The CompuBox numbers are not a solution; they're a tool toward a solution. I like them because I want to know if the men doing the recording of the punches can confirm what I saw. And in this case, they did. Neither Pacquiao nor Bradley scored a knockdown, but Manny landed far more total punches and far more "power" punches.
So here's how the officials scored it. Judge Jerry Roth said 115-113 Pacquiao—that's 7 rounds to 5. Officials C.J. Ross and Duane Ford both had it 115-113 for Bradley.
Here's what I think of their scoring: If Roth thought Pacquiao won only 7 rounds of the 12, his boxing license should be suspended. And that will tell you what I think of Ross and Ford's evaluations.
On my side in this matter is the fight's promoter, Bob Arum, who after the fight told reporters, "I couldn't believe the decision. I had it 10 rounds to 2 for Pacquiao."
It's great to hear honesty like this from a fight promoter. Except that ...let's not forget who benefitted most from what happened. Sure, there's more than $100 million to be made on a fight between Pacquiao and Floyd Mayweather, Jr., which is clearly the fight that fans have been waiting for for nearly three years now. But Mayweather is currently languishing in jail for charges of domestic battery—not his first brush with the law—and it's now apparent to even the most fervent followers that Pacquiao-Mayweather is not going to happen.
So, a new financial bonanza has suddenly reared its head: a rematch between the two participants of the year's most controversial fight. Which, by coincidence, had been set for November 10 and for which—talk about planning ahead—a poster had been made up and tickets printed. And Bradley had tweeted a photo of the rematch poster was early as May 28! Quelle surprise!
Unbelievable as it seems, there are some in the boxing media who are buying into this scenario by suggesting, after reflection, that Bradley not only held his own but won.
Here's Brian Mazique on Bleacher Report:
I have a challenge for you fight fans. Watch a replay of the Timothy Bradley vs. Manny Pacquiao bout with the volume down, and then score the fight. Jim Lampley, Max Kellerman, Emanuel Steward and especially Harold Lederman, drastically slanted the perception of this bout for the public.
It is very difficult not to become a slave to the commentary. We respect the announcers' opinions and resumes, but at the end of the day, they reflect only one vantage point, and one opinion per person."
That's what judging a fight has come to: Harold Lederman, the best scorer in the age of televised boxing, is now offers no more than "one opinion per person"—his counts for nothing more than anyone else's.
Mazique says that HBO's Max Kellerman "said he spoke to three people at ringside whose opinion he trusts and they said they had Bradley winning the fight." I wouldn't trust Max Kellerman's judgment if he stood face-to-face with Charlize Theron and called her blonde. I put more stock in three unnamed people that someone said Kellerman said he talked to than I put in Bob Arum's outrage.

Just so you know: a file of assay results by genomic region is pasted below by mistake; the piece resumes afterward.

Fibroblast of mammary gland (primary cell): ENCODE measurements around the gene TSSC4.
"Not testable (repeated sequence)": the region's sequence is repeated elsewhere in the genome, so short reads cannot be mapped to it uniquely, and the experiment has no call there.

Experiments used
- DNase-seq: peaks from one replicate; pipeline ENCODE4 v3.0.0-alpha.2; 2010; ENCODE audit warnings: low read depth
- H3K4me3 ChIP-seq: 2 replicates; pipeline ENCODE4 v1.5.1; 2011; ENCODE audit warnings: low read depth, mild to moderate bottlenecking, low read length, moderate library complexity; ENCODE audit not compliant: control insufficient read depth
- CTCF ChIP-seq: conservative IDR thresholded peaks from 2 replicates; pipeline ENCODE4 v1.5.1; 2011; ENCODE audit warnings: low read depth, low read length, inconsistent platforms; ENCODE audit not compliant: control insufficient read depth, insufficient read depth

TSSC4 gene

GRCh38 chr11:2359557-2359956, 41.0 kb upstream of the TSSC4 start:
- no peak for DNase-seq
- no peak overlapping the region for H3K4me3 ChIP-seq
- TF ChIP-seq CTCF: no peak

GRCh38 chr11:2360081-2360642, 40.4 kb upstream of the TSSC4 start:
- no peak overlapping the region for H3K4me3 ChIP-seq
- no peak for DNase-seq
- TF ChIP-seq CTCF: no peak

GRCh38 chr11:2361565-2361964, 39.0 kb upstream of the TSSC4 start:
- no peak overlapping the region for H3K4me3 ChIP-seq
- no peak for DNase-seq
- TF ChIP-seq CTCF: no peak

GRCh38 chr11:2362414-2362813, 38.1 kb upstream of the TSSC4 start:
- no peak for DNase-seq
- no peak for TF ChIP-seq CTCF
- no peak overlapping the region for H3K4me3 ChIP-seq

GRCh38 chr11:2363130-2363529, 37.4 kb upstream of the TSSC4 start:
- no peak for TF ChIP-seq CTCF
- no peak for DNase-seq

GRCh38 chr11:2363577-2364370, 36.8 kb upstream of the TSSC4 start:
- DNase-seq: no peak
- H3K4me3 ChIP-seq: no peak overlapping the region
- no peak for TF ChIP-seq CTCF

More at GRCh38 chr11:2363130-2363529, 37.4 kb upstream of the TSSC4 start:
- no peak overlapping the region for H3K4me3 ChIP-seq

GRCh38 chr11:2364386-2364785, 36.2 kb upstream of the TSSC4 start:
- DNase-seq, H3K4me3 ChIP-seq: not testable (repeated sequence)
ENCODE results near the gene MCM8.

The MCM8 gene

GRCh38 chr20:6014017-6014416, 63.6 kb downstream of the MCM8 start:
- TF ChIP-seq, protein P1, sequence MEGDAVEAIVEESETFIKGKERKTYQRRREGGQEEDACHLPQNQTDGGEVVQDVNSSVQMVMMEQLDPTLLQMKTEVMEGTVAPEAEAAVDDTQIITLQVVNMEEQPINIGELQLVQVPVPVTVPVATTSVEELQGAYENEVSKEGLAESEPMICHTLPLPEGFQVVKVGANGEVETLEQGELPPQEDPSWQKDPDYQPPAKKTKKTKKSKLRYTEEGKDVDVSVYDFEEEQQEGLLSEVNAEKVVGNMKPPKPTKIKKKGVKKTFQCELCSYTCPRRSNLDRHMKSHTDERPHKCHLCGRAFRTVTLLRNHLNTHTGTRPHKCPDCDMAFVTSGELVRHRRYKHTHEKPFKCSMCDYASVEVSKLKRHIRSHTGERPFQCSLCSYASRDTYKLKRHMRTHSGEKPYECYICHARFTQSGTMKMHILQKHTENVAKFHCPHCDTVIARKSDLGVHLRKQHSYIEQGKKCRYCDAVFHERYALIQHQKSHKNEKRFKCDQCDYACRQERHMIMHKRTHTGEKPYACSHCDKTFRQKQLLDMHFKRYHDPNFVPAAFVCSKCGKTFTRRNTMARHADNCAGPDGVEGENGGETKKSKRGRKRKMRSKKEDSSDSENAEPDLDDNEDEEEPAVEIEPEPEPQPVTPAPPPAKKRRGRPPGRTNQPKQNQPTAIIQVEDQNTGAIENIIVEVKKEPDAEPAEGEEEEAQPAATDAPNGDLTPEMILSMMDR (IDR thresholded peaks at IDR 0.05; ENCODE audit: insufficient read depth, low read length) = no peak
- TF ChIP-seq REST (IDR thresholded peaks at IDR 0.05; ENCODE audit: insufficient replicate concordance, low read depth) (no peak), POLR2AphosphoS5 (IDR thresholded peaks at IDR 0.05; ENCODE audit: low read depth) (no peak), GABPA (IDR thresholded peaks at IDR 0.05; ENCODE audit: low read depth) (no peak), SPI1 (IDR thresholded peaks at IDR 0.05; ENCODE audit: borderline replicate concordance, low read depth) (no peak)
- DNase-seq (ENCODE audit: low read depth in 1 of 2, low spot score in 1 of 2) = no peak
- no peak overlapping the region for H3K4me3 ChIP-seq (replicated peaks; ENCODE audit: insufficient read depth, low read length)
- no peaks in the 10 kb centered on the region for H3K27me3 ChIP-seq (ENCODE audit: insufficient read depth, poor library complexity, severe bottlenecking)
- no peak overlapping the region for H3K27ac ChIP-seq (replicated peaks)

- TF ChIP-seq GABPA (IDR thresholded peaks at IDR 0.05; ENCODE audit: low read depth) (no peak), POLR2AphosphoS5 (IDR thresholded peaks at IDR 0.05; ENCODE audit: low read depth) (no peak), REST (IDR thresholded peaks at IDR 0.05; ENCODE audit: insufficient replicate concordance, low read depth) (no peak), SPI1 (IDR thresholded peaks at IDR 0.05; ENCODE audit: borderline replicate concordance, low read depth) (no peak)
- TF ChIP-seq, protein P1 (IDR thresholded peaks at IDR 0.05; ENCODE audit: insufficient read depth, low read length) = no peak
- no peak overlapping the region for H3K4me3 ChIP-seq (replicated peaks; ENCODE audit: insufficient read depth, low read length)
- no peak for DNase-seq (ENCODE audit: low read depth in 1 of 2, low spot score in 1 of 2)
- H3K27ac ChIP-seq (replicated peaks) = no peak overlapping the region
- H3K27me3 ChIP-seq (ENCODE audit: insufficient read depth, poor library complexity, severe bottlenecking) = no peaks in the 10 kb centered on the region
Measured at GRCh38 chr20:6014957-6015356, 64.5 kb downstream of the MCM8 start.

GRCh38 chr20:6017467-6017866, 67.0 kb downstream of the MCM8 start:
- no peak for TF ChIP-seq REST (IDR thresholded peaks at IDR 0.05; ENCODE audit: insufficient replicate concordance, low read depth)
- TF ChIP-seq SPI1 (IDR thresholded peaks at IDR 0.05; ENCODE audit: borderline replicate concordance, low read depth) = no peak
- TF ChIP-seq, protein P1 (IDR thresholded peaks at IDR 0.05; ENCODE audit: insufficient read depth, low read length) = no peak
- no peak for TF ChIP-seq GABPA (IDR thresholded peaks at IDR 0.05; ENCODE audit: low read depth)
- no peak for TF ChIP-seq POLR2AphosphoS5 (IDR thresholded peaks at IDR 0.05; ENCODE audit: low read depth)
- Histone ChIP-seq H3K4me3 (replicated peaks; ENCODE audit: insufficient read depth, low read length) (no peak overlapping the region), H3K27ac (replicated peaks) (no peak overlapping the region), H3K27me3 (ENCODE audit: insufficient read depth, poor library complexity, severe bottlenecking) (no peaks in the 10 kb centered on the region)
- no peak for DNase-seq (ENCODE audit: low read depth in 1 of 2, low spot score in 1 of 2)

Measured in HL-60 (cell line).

Mazique says he had Bradley wining the fight; so far he's the only one I know of who has put this opinion into print. His judgment is based on a strange reading of the CompuBox fiures: "Look at the total punches thrown in the last three rounds," he writes, "Bradley was the more active fighter in those rounds. In the ninth round, Pacquiao the more punches, but Bradley landed more."
Even acknowledging that Bradley might have won the ninth round, this statement is baffling. To single out one point, in the last two rounds Bradley threw 164 punches to Pacquiao's 134, but he landed a total of 11 fewer, 30-41. One of Mazique's criteria for scoring a fight is "who was more active?" and in the Round 11 and 12, where Bradley was more "active," Bradley "stole with his activity."
As far as I know, this is a unique method for judging a boxing match: activity. Bradley simply threw more punches in those rounds, as indeed he did throughout the fight. That they had no discernible effect on Pacquiao seems to be beside the point; for that matter, the fact that Bradley failed to land the vast majority of them doesn't seem to matter either.
I submit to you that anyone who claims that a fight should be judged on the basis of "activity" is perpetuating a sham. If Pacquiao landed more punches, what difference does it make how many he threw? Why does it matter in the 11th and 12th round if Manny threw no more than 41 punches if all 42 landed?
What I'm asking is how anyone can give credit to a punch that was thrown and not landed? If this same kind of idiocy was applied to other sports, scoring in baseball would be determined not by how many times the batter hit the ball but how many times he swung at it. Should we devise a new scoring method for football based not on touchdown and field goals but how many plays a team runs?
I'm not suggesting that the kind of scoring Mazique advocates was the one adopted by the scorers in Vegas last week; I think he is woefully misguided, and I think the men who judged the Pacquiao-Bradley fight were as straight as ... well, as straight as Bob Arum's protest over the their scoring. In fact, exactly that straight.
The World Boxing Organization is "reviewing" the fight, and Bob Arum submitted a formal request to the Nevada Attorney General's office on Monday asking for an inquiry into the circumstances surrounding the fight. Senate Majority Leader Harry Reid, also has asked for an investigation.
HBO is re-airing the match on Saturday night at 10:00 Eastern—investigate it yourself.